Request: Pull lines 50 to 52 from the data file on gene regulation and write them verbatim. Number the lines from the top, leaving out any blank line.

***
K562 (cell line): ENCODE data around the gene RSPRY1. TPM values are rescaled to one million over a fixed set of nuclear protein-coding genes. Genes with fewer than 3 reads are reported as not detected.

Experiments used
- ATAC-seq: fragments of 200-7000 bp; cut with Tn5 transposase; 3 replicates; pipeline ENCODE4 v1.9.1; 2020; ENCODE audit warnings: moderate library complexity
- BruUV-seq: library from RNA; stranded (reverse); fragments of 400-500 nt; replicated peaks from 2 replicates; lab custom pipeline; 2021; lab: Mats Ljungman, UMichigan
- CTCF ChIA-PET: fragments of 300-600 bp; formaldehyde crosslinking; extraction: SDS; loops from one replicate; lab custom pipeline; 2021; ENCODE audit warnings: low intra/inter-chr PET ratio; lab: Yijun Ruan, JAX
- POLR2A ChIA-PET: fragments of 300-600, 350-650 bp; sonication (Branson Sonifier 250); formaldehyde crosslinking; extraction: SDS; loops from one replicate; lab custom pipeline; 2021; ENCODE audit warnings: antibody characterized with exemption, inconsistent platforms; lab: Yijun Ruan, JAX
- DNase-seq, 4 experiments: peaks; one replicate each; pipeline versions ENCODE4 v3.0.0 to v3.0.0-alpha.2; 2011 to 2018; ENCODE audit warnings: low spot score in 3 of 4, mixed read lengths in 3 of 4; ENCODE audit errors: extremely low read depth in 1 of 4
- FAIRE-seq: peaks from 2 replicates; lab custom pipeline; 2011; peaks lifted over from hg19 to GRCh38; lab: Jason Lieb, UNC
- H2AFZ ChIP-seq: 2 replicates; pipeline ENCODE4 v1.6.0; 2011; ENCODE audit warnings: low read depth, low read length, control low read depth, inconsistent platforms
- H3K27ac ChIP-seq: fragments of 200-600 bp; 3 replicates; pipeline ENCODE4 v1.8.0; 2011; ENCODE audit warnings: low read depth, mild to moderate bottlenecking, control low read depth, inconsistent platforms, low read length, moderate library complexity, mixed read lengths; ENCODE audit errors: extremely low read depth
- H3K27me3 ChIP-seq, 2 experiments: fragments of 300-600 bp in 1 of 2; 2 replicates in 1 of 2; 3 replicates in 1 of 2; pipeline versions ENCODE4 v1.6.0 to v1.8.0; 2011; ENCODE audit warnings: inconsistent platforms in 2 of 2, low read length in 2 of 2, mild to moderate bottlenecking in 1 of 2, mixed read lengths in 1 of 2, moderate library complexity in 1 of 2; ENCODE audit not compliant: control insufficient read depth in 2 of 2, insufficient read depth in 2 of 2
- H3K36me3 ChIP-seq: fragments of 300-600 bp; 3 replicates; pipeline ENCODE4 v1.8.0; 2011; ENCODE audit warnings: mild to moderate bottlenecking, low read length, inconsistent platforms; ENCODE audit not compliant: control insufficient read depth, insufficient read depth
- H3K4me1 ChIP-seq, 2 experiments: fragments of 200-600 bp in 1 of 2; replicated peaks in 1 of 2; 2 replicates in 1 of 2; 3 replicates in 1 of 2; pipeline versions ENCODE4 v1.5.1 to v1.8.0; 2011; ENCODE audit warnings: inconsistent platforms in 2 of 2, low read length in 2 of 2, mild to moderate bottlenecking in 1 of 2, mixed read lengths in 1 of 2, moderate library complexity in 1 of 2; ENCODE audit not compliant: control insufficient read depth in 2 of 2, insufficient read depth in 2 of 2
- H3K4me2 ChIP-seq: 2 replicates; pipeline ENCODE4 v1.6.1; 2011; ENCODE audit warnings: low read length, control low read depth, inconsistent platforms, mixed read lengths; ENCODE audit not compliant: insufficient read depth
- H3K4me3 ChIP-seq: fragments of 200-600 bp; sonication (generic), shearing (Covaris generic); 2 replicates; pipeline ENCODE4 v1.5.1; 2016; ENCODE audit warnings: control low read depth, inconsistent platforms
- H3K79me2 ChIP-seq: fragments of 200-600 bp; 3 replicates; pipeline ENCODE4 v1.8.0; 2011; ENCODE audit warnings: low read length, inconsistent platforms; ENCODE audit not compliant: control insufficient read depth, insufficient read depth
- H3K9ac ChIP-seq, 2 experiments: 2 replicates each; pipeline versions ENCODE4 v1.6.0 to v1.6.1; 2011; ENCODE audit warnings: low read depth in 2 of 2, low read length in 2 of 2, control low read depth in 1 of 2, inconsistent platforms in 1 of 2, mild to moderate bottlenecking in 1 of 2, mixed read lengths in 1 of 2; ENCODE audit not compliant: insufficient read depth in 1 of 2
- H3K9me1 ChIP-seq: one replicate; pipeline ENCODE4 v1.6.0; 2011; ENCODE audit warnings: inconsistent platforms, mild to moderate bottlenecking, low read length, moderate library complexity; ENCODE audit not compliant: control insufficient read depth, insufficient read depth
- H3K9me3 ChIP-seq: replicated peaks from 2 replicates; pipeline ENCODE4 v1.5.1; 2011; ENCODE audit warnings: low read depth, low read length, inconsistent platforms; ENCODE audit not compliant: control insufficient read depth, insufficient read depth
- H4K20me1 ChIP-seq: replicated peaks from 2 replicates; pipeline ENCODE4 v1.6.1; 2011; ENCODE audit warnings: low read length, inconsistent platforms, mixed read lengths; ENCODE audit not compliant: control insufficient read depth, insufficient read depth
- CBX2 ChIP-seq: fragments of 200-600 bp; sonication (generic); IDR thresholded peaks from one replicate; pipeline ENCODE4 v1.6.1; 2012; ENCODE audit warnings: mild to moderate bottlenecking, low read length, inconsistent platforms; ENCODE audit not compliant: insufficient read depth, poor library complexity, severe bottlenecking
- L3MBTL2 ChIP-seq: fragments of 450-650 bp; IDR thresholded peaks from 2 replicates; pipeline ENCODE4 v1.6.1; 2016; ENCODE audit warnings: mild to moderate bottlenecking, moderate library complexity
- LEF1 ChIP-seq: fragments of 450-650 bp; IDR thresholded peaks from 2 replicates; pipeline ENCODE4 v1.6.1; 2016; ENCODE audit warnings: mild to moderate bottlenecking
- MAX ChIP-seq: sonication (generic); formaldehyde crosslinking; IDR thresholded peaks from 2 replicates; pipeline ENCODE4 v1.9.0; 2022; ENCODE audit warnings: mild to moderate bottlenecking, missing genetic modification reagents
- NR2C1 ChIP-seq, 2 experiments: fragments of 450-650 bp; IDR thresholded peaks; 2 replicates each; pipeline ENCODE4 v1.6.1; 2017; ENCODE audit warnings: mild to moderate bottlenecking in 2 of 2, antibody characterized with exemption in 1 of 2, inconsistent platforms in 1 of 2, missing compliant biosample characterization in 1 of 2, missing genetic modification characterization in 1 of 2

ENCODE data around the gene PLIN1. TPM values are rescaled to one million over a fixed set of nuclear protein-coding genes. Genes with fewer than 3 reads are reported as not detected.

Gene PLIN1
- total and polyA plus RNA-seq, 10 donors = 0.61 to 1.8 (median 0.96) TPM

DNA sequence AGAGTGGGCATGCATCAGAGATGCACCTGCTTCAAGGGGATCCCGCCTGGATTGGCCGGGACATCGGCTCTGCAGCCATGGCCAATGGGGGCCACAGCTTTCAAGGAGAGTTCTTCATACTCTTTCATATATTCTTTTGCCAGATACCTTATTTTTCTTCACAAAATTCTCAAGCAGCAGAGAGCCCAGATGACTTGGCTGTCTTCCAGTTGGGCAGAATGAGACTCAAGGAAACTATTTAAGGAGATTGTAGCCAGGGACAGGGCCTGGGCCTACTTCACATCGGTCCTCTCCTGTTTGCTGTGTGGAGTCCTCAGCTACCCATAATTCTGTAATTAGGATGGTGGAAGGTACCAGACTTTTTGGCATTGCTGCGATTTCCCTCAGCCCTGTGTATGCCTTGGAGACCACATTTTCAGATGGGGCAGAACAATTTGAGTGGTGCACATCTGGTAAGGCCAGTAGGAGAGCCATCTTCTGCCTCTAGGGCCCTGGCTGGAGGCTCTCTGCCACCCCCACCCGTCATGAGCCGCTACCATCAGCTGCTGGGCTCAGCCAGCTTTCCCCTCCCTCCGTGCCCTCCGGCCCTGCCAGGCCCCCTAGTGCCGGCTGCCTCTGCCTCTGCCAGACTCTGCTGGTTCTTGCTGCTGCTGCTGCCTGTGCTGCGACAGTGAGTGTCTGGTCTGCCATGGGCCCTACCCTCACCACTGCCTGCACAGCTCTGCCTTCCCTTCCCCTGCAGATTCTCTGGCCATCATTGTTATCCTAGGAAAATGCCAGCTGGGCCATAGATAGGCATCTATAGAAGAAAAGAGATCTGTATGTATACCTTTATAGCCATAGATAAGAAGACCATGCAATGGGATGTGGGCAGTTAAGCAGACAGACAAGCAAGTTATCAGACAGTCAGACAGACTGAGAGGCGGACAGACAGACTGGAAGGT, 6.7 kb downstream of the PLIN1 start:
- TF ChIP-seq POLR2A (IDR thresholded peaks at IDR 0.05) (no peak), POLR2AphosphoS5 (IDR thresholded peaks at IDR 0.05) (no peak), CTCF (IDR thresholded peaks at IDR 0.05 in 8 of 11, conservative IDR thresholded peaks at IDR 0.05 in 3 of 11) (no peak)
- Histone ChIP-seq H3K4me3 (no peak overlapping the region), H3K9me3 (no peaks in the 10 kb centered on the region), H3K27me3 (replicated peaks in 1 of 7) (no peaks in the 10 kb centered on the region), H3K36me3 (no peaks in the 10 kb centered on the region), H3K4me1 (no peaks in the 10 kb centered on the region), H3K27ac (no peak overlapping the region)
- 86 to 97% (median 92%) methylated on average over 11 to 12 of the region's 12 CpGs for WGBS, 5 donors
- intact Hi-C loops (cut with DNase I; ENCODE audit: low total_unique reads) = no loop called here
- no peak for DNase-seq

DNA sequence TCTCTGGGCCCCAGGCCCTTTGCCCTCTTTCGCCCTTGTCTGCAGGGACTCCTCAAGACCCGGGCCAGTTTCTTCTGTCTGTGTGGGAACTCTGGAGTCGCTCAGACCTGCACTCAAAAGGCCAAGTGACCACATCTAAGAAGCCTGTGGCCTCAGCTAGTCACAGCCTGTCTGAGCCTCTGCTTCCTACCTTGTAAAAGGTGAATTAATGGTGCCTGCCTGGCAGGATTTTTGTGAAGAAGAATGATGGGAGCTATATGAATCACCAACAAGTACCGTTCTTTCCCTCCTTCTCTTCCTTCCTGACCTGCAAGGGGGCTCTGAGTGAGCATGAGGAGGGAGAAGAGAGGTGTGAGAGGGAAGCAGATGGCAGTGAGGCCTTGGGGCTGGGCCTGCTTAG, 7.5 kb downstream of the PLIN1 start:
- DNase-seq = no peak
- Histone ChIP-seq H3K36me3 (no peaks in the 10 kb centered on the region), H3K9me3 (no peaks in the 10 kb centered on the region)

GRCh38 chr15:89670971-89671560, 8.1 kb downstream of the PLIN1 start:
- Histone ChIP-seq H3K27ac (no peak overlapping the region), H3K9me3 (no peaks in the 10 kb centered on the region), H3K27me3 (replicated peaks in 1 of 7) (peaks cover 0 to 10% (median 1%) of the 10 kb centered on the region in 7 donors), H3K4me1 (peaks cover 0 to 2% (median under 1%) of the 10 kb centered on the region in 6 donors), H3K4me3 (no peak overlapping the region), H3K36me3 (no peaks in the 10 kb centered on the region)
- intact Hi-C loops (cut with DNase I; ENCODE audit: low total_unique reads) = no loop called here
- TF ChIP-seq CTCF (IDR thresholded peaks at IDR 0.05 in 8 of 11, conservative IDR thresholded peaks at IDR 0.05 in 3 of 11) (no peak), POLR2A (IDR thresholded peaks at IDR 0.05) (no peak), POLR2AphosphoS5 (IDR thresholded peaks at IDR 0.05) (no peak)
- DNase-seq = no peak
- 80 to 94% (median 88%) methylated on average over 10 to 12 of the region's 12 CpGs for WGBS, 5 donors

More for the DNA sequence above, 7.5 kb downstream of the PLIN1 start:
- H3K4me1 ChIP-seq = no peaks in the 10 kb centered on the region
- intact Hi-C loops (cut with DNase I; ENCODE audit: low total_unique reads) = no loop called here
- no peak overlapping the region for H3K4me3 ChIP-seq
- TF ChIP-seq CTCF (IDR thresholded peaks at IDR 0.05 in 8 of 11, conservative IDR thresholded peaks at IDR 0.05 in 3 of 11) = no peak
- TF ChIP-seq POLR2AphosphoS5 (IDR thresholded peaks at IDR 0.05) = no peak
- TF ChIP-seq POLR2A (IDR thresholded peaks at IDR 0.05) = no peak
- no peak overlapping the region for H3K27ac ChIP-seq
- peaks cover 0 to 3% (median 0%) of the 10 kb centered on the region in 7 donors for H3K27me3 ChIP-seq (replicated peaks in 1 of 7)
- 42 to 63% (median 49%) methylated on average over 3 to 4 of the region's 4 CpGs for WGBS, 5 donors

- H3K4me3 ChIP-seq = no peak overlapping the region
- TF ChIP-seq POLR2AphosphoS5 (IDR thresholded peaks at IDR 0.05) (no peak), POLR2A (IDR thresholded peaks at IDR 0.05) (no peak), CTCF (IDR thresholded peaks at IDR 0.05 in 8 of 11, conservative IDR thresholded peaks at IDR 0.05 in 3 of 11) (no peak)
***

- TF ChIP-seq POLR2A (IDR thresholded peaks at IDR 0.05) = no peak
- no peak overlapping the region for H3K27ac ChIP-seq
- peaks cover 0 to 3% (median 0%) of the 10 kb centered on the region in 7 donors for H3K27me3 ChIP-seq (replicated peaks in 1 of 7)